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Chart of Influential Ideas.

By Terence Hoyt, PhD, Philosophy

Most of the great thinkers tell us that the deepest truths of human existence are not knowable in the way we know the laws of physics, for example. They are not known in the way that empirical reality is known. We can’t “prove” the realities which relate to our being human. In contrast to the way we often think about truth, based on the model given us by Descartes and in part by Plato, I will argue that rather than thinking in terms of knowing truth, we think about accessing truths of human existence first. In this view, we don’t access or “link up with” such truth theoretically, but experientially. The kind of truth relevant to the human person as a being who is not reducible to a materially self-interested being or matter, then, is not “grasped” with pure reason and knowledge as the moderns understand “knowledge”. The modern understanding of “knowledge” is limited by an epistemic relation to external reality, or reality defined in terms of the laws of physics. When applied to the human realm, the majority of thinkers today will explain human action in terms of unconscious impulses and a calculus of pleasure seeking and pain avoidance. It is not so much that we ignore the spiritual dimension of existence, which we do, but that we are motivated to explain human life primarily or even solely in terms of factors that we can explain in rationalist terms. In short, our notion of what is real is unduly limited by the spirit of the scientific method. This way of defining the real results in the exclusion from our consciousness of what ultimately really matters. To use a cliche, we ignore the ‘heart’. The truth of human life is not something I primarily link up to with my thinking or ability to rationally know or quantify, then, but rather by intuition combined with acting and living in a certain sort of way. This “certain sort of way” is not just quantitatively more or less of what we have done for most of our lives, but qualitatively a “different ball game” I begin to live out when I internalize the “word”; the logos. When we “access” the truths of human existence in the kind of way I am pointing to, we will come to know this not in the way we know a mathematical or scientific truth, but by the qualitative change in the way we live. This is conveyed clearly by Christian language in the theme of sin and redemption and Paul’s “new man”. When we gain the needed insights and internalize them, we will “know” this by “their fruits” in our life. When we “hear” right, we begin to live in a way which is distinct from a way of life which assumes that our primary task is to gain merely theoretical knowledge of truths conceived as if they were external to consciousness. We will realize that our task is not, and more importantly is not supposed to be, to “figure it all out” in a theoretical sense. In summary, rather than conceiving truth as something I relate to by getting the theory right, philosophical and spiritual thinkers in the West repeatedly reveal that we “access” the truth and the good by relating to my self, others, and a Higher Power in a certain sort of way.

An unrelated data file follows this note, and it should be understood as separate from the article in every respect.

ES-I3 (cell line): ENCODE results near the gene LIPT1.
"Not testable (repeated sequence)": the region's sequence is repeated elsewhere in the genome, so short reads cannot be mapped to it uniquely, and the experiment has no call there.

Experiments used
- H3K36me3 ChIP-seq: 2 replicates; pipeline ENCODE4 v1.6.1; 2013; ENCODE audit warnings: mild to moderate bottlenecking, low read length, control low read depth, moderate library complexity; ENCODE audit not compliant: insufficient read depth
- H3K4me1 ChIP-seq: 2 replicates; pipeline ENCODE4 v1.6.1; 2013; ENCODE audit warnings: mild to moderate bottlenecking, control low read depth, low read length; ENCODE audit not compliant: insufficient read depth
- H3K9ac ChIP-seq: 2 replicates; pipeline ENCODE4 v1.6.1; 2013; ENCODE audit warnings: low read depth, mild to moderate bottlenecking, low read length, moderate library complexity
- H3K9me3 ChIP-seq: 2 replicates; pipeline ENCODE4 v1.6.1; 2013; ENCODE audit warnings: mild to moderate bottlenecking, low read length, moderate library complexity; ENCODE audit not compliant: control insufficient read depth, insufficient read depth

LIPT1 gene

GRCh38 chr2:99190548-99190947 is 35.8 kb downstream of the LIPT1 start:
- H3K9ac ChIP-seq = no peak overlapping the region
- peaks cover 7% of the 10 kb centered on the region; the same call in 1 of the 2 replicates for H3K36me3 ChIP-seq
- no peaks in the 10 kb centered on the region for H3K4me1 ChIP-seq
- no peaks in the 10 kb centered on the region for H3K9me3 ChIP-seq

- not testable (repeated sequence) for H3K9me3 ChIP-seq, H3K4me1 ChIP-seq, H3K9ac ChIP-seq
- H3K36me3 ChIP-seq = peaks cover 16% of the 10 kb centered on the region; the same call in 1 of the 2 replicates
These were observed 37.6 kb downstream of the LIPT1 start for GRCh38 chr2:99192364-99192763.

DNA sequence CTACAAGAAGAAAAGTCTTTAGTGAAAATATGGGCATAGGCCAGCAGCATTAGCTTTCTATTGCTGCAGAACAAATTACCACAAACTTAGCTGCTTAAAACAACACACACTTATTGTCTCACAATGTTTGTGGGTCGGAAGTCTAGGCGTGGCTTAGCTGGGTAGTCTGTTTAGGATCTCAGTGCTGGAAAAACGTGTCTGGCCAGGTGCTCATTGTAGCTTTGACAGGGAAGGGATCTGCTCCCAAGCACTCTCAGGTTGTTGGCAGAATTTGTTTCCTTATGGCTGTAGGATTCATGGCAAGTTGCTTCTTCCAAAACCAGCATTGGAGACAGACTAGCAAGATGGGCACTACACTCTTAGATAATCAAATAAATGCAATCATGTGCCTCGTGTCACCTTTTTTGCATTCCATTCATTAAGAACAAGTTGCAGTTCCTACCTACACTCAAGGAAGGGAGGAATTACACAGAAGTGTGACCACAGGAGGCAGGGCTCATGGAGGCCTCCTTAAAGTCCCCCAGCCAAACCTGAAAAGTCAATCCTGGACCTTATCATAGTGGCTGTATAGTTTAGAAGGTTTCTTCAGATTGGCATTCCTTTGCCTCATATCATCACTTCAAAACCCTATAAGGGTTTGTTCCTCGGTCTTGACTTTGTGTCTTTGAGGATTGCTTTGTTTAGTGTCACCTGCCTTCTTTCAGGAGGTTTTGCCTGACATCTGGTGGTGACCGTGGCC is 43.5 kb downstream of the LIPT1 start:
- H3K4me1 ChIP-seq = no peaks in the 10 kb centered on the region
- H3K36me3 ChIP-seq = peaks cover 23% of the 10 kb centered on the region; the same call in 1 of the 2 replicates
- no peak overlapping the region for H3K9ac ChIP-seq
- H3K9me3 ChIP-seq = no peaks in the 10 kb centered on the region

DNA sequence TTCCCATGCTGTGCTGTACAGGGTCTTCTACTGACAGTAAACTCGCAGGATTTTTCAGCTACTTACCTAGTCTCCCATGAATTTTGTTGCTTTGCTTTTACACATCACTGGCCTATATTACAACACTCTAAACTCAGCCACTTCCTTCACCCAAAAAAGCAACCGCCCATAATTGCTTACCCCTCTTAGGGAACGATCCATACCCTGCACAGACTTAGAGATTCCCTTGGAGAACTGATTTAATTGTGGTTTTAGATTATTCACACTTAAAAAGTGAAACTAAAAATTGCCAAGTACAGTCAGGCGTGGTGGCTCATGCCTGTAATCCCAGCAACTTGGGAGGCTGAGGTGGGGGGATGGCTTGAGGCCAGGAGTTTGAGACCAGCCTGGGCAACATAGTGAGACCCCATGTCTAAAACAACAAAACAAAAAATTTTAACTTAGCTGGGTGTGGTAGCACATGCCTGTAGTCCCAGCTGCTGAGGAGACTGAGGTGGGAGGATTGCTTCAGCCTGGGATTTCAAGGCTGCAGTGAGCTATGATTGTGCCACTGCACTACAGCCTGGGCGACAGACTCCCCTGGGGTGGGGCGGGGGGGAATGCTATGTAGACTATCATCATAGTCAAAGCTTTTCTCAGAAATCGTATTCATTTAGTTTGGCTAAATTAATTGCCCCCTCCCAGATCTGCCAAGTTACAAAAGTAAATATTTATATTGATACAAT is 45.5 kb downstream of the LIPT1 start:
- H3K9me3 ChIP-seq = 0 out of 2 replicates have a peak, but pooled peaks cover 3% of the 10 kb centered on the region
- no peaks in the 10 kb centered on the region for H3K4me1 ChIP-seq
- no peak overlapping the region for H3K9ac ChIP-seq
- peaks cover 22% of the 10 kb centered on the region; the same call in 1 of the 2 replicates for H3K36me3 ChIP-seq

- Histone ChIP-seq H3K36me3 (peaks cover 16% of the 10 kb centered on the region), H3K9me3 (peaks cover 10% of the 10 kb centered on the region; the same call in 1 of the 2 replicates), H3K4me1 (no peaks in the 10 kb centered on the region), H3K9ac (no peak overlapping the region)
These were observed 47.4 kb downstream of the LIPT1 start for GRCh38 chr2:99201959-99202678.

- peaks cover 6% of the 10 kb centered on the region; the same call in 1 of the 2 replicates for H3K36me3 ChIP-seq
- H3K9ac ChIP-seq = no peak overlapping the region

Below, I have created two tables, one on top of the other. The first table deals with ideas articulated by pre-modern thinkers, while the second deals with ideas dominant in modernity. The left column indicates the particular idea being discussed to the right under the several columns. The top row of each of the two tables poses an issue which is relevant to the various ideas in both pre-modernity and modernity. Pre-modernity is defined as that time in the West prior to Newton and Gallileo in science and Descartes in philosophy. This time period is marked on the whole by a focus on what we today think of as spiritual and ethical or moral issues. The pre-moderns tended to spend a lot of time discussing and focusing on the question of the purpose of life. The point as regards how this page fits into the whole site is that to a great extent, modern Americans in particular get their moral, ethical and spiritual ideas largely from pre-modern thinking about these matters. A problem shows up, however, because we often assume that our modern thought alone is in fact the source of our thinking about how to live well. This is not so, however. Modern thought, insofar as its primary task is to accurately describe reality in neutral fashion, cannot tell us how to live well, unless we define ‘living well’ solely in terms of material well being and political and social stability. These latter ends are necessary, but they are not enough to living well. The ends of political stability and material well being are the focus of society as a whole, while the end of living a deeply good life is the proper end of the human person as such.

In considering the various ideas discussed, my aim is to help the reader see those areas in his or her life where they are being influenced to live a certain sort of way by modern or pre-modern thought; to see better how they might be assuming a particular life choice is guided by concern for their own good, while there is a strong chance the idea underlying the decision was not meant to help the individual attain their deep happiness but rather to be a good citizen, defined as one who does their job well and contributes to social and political stability. To appreciate this exercise, it will help to avoid assuming that being a good citizen leads one to the attainment of their highest good. To make such an assumption would be to conflate modern political thought with the deepest ends of Christianity.